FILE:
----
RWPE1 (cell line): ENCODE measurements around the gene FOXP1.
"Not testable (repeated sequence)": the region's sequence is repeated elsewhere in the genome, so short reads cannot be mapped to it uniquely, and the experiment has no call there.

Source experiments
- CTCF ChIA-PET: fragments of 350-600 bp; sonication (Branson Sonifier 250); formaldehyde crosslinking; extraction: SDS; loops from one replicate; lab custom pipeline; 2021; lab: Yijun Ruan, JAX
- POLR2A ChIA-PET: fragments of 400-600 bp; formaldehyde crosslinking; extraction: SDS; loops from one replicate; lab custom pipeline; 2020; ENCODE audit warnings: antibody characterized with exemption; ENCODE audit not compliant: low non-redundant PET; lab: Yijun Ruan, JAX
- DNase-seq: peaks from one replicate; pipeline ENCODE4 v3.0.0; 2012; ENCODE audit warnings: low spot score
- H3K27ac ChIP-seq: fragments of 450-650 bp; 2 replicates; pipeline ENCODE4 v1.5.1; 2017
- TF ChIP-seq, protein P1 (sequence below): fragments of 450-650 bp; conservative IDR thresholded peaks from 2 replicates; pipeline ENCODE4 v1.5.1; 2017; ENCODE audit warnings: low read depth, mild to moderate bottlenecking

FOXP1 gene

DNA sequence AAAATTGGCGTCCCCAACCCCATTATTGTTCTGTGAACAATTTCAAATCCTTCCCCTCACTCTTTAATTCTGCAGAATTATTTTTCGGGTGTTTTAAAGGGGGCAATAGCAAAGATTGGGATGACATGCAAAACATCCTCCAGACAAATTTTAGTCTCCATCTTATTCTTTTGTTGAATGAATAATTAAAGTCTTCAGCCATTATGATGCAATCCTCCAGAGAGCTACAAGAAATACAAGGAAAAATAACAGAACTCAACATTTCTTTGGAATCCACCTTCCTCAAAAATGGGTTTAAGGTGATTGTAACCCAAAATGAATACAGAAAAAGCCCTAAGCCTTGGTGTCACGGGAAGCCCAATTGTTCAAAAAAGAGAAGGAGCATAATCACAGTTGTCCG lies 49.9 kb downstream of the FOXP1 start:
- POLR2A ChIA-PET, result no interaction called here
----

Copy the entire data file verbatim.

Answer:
RWPE1 (cell line): ENCODE measurements around the gene FOXP1.
"Not testable (repeated sequence)": the region's sequence is repeated elsewhere in the genome, so short reads cannot be mapped to it uniquely, and the experiment has no call there.

Source experiments
- CTCF ChIA-PET: fragments of 350-600 bp; sonication (Branson Sonifier 250); formaldehyde crosslinking; extraction: SDS; loops from one replicate; lab custom pipeline; 2021; lab: Yijun Ruan, JAX
- POLR2A ChIA-PET: fragments of 400-600 bp; formaldehyde crosslinking; extraction: SDS; loops from one replicate; lab custom pipeline; 2020; ENCODE audit warnings: antibody characterized with exemption; ENCODE audit not compliant: low non-redundant PET; lab: Yijun Ruan, JAX
- DNase-seq: peaks from one replicate; pipeline ENCODE4 v3.0.0; 2012; ENCODE audit warnings: low spot score
- H3K27ac ChIP-seq: fragments of 450-650 bp; 2 replicates; pipeline ENCODE4 v1.5.1; 2017
- TF ChIP-seq, protein P1 (sequence below): fragments of 450-650 bp; conservative IDR thresholded peaks from 2 replicates; pipeline ENCODE4 v1.5.1; 2017; ENCODE audit warnings: low read depth, mild to moderate bottlenecking

FOXP1 gene

DNA sequence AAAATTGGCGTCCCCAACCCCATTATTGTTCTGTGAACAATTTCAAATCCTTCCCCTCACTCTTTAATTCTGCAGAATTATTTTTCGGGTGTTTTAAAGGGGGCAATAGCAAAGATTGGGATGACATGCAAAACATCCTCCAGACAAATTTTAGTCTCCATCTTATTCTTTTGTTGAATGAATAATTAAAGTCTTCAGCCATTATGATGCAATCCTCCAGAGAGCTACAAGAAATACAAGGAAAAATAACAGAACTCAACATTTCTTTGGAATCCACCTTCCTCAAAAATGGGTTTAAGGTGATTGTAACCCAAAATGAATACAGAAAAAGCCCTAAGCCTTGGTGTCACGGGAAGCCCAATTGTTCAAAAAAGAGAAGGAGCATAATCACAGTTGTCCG lies 49.9 kb downstream of the FOXP1 start:
- POLR2A ChIA-PET, result no interaction called here